Vienna, October 26 – After almost eight years in office, President Vladimir Putin presides over a Russian Federation that is not at any immediate risk of disintegrating into a number of smaller states but at the same time one that is not integrating into a single national whole, according to a Moscow specialist on regional affairs.
Instead, Rostislav Turovskiy argues in an essay entitled “Regional Economies and Regional Separatism” posted online today, the country exists in a state of “semi-disintegration,” one in which the central government can continue to function but at the price of “not being very effective” (http://www.politcom.ru/article.php?id=5246).
According to Turovskiy, “the main feature of the regional development of contemporary Russia” is the gulf between Moscow and the regions and “the radical contradiction between capital cities and [their] peripheries” not only at the countrywide level but also within each of the federal subdivisions.
And as a result of the failure of the central government to focus on this problem and to take effective measures, there has been an increase in “the cultural-political distance between the core part of the Russian state and center ethnic peripheries” and between European Russia and Siberia and the Far East.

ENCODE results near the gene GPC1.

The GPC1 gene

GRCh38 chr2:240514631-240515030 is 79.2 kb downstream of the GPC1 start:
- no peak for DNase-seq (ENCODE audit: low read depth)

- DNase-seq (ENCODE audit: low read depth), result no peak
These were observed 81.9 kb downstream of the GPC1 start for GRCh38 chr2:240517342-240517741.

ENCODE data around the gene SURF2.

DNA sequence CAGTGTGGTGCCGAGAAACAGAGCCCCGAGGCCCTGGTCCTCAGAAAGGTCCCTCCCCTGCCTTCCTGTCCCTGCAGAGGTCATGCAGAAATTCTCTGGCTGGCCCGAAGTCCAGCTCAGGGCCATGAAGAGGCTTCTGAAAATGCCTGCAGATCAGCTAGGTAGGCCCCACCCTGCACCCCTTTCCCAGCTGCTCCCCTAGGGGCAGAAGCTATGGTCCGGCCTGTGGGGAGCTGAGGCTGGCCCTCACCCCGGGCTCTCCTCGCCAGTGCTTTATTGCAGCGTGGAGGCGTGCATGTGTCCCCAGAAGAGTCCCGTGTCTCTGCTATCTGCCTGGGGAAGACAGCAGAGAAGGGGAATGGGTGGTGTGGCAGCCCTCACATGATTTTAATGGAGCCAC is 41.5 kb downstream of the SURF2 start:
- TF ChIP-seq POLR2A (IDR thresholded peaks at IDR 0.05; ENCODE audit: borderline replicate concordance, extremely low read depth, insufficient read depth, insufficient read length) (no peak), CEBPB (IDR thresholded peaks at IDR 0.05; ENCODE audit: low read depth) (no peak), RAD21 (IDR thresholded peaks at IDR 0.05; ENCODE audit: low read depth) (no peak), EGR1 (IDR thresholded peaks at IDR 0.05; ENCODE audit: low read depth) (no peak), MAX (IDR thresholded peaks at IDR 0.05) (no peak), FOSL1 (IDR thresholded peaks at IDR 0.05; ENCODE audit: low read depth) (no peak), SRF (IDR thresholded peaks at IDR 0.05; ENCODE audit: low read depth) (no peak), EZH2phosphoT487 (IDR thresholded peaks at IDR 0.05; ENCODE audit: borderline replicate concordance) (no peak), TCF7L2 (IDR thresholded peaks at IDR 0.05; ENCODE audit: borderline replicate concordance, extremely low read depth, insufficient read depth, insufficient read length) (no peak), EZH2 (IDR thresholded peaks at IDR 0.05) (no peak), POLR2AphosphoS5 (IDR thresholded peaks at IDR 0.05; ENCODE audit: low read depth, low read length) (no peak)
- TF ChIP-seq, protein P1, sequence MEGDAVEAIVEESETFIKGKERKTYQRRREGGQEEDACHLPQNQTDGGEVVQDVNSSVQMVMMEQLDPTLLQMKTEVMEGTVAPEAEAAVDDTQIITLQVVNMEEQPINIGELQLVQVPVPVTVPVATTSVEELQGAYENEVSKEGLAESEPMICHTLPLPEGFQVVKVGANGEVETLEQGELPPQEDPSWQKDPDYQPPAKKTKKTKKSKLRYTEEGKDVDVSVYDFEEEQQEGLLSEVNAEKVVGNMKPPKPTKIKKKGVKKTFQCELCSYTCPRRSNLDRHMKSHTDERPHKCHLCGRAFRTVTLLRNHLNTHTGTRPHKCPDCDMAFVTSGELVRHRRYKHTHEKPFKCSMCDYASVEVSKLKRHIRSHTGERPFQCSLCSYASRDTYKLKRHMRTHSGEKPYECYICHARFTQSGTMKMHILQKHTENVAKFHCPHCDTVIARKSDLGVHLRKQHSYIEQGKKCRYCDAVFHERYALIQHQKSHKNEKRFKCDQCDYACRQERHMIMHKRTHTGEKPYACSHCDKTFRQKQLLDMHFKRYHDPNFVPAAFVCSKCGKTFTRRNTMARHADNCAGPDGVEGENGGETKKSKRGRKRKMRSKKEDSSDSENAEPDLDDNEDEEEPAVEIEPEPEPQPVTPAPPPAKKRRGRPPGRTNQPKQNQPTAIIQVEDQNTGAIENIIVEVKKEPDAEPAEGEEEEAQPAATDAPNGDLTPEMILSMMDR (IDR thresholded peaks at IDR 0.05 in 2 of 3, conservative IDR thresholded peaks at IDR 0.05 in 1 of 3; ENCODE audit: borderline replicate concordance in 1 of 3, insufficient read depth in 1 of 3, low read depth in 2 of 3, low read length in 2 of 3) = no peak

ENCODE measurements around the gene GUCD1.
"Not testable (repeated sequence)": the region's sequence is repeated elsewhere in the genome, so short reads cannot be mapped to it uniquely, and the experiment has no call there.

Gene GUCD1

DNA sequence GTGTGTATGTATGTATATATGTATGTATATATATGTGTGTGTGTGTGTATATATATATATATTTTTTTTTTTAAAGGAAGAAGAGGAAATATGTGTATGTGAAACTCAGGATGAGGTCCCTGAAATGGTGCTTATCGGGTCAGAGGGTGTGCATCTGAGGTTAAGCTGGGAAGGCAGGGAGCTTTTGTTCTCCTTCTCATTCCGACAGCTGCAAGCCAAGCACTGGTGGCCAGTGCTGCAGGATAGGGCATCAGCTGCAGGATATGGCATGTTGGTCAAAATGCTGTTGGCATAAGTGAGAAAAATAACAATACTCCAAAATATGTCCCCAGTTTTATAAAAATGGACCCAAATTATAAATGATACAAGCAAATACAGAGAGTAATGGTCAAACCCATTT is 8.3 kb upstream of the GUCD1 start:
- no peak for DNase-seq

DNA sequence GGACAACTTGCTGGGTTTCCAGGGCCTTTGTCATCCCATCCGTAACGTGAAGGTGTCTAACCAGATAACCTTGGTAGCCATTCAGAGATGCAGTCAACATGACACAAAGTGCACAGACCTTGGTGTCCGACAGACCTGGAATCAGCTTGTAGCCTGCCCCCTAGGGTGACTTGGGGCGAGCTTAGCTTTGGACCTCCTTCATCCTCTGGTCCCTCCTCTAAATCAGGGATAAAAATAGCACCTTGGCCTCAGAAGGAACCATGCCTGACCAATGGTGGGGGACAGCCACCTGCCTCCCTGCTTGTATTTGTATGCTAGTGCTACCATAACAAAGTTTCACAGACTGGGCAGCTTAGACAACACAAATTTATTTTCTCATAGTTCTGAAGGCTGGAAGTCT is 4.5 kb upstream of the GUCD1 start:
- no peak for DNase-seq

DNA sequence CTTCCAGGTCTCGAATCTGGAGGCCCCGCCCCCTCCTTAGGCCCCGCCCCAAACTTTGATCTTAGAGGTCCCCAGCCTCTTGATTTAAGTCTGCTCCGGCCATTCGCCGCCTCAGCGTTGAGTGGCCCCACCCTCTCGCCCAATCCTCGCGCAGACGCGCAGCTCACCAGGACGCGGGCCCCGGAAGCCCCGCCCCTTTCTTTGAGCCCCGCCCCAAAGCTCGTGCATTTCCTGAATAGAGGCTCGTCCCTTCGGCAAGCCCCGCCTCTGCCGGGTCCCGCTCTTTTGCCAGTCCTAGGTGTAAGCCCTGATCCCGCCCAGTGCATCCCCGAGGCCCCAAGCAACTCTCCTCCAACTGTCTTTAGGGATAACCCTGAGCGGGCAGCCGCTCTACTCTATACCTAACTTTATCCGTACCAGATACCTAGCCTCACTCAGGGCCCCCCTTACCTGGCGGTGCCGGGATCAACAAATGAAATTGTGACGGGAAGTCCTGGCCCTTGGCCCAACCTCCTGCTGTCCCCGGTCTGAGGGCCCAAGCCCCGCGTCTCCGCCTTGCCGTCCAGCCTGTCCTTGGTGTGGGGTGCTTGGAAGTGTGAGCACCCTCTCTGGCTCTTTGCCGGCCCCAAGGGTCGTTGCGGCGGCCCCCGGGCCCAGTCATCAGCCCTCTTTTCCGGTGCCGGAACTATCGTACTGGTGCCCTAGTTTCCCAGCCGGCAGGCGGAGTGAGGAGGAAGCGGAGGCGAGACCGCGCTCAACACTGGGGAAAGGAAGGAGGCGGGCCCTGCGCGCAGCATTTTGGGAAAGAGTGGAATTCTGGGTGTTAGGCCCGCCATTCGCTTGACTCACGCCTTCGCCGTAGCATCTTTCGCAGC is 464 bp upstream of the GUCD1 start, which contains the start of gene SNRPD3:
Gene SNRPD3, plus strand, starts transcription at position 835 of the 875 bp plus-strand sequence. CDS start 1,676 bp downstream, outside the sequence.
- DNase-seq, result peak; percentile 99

In both cases, the Moscow analyst continues, the Kremlin under Putin has adopted the same strategy, re-absorbing as much power as possible over decision making and imposing governors who are loyal to the institution that appointed them but not really to any national vision beyond that.
In the short term, this policy of the center, Turovskiy continues, has allowed Moscow to “consolidate regional elites around it” but that achievement does not mean that the center has “integrated” the regions into a single country And that shortcoming is something he says that the central authorities seem almost oblivious to.
They have not sought in any serious way to reduce the enormous differences in incomes among or within the regions. They have not tried to build the kind of transportation and communication networks that could tie the country together. And they have not tried to mobilize the population as opposed to the elites.
As long as the population remains relatively passive, this approach is likely to appear relatively successful at least in allowing the country to escape from the threats and traumas of 15 years ago. But it is not, Turovskiy insists, a strategy that will be effective for much longer.